Where better to send your teen to study Spanish than AmeriSpan's Valencia Summer Camp? In Valencia, teens can enjoy fun in the sun, cultural explorations, and more between classes. Our program in Spain's third largest city is a crowd pleaser, complete with internet cafe, sports facilities, air conditioning, meals, and more! Watch our video to get a better idea of this experience:
After just finishing my second week in Rabat, I feel like I am understanding the lay of the land a bit better. I know how to use the phone cards and payphones, where to buy good products, what people to avoid, and what to eat (more or less). Instead of feeling overwhelmed, I feel more at rest. I had the amazing opportunity to travel to the great Sahara desert this weekend as a supplement to the program; I had to pay extra. Despite the fact that the price of the trip was 1500 dirham, it was well worth it.
Today is Friday and I have finished my first school week in Quito. Let me walk you through what the day is like for me here:
I wake up at 7:30 am and have breakfast courtesy of my host family. Breakfast isn’t always the same but it usually consists of fruit, toast and tea. Then at 8, my two friends and I walk to school. We can take the bus, which costs 25 cents, but our school is only a 15 minute walk away. On the way to school, I usually buy a water, which only costs 35 cents! School starts at 8:30 and for the first two hours of class, my teacher will usually go over vocabulary, verbs or other Spanish grammar. At 10:30, we have a half an hour break, during which I usually grab a pastry or some kind of snack from the school food stand. Then, for the second two hours of school, we do activities to practice what we learned earlier.
Before I left for Costa Rica, I was warned by guide books and travel websites that Costa Rican food is nothing special compared to the food in Mexico and other popular travel destinations nearby. Meals are usually typical Latin American dishes, always incorporating beans and rice.
I wasn’t expecting much, but I love Latin American food so I knew I’d be happy with anything I got. But what I got turned out to be much much better than what I expected.
Guest blogger, Johanna G. had a great time on her Heredia Junior Immersion program! She did an excellent job asking questions of her classmates about their experiences at school, favorite Costa Rican foods and more! Check out the video below to see Part 1 of her interviews!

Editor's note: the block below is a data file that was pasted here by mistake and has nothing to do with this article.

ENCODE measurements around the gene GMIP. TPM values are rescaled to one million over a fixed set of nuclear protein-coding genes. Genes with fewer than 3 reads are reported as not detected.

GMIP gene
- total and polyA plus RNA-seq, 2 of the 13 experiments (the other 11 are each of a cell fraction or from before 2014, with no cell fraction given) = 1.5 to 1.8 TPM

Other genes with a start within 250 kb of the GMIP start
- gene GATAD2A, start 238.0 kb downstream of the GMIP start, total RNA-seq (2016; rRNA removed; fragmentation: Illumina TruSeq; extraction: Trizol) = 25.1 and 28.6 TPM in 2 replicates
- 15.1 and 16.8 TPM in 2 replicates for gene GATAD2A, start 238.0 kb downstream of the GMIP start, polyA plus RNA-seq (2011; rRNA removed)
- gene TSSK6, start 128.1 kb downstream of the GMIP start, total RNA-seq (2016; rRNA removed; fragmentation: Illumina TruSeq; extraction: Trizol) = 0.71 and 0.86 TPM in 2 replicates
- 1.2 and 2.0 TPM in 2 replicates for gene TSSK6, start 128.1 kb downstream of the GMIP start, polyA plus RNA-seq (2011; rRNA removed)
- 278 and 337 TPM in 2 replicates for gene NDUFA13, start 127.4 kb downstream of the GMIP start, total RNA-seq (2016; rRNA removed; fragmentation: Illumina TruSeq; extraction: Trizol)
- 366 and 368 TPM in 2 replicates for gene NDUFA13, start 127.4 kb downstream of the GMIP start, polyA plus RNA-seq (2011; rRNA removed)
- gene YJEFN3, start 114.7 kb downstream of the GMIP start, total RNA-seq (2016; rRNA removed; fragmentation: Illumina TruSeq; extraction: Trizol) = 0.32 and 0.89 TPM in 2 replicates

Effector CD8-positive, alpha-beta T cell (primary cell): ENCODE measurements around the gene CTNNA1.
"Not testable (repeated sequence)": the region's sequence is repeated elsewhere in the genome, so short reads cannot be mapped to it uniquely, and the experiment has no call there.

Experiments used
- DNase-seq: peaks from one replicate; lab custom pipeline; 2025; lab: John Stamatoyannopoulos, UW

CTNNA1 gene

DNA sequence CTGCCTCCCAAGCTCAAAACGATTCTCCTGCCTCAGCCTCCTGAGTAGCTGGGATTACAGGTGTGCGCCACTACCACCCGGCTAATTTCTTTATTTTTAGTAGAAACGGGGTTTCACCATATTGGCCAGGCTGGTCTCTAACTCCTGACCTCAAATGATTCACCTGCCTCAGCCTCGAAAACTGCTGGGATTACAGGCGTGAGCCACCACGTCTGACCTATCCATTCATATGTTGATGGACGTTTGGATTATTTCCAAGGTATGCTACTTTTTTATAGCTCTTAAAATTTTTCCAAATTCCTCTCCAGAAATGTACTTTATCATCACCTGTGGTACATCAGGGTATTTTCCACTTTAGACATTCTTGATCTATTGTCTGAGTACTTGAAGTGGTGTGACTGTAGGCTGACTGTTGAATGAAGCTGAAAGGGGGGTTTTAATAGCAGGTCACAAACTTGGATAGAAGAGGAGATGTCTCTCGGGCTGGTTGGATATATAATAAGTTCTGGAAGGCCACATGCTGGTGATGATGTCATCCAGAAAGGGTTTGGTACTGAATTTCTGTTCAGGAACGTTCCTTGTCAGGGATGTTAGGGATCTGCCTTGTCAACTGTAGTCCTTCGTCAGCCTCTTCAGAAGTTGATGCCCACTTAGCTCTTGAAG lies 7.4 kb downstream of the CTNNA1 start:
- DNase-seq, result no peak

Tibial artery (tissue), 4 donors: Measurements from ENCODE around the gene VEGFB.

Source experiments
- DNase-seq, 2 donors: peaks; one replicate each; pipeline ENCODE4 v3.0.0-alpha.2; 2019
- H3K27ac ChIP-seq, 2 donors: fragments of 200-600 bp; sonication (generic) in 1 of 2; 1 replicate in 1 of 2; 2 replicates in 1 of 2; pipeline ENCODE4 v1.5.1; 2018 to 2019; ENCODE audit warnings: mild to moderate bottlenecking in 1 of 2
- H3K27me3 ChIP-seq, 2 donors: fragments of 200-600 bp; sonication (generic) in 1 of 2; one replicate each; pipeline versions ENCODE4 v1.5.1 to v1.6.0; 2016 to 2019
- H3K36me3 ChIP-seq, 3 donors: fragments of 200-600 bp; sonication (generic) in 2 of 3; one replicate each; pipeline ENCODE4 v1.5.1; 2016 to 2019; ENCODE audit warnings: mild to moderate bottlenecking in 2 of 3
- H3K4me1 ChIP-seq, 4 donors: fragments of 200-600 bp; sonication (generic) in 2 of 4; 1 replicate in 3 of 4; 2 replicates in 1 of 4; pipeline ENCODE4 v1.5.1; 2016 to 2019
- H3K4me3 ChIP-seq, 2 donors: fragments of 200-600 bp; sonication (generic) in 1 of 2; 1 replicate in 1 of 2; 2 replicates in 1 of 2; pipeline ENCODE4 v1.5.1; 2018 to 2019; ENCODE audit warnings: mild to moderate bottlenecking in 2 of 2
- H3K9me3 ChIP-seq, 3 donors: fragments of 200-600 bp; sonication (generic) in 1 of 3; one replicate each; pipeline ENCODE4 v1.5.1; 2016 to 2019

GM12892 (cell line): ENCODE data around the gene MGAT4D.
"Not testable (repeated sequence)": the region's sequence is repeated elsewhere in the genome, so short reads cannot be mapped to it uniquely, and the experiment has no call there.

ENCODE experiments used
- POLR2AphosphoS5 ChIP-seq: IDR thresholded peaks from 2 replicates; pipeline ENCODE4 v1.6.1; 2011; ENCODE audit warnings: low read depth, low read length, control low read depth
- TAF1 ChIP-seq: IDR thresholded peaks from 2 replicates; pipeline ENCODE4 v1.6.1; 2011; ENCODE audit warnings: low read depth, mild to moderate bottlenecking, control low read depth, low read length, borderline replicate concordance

My host mom is really animated and considerate. The food tastes good, but it is all variations of carbs and meat. For example, the first night we ate noodles with potatoes covered in marinara sauce with bread on the side. I have yet to see a vegetable. The roommate, Debbie, asked for fruit or veggies before I came, but she only knew how to say orange. So, we have a lot of oranges and nothing else. My roommate is very nice. She is from Boston and loves ice cream also. She has a very low level of Spanish, which is bad for my Spanish because she can only really communicate in English.
Hi everyone! My name is Eleanor and I'm an 18 year old who has a passion for traveling and Spanish. Next year I'm going off to Auburn University to study Spanish and International Trade. This summer I really wanted to go someplace to practice my Spanish. I spent four months this year living in Panama as an exchange student. When I got home, I found that I started to lose my speaking skills. It's really hard for me to practice because theres a very small Latino population in the area. I decided it was important for me to get my speaking skills back up to for college. I went on a massive online search and found Amerispan. They're a safe company, ran out of the United States and have decent prices. Can't beat that!
What is your background? I am over 40 years old and the single parent of a 10-year old boy. I have 2 bachelor degrees as well as some post-grad courses in Teaching French as a Second Language. I obtained my CELTA (Certificate in English Language Teaching to Adults) in 2001.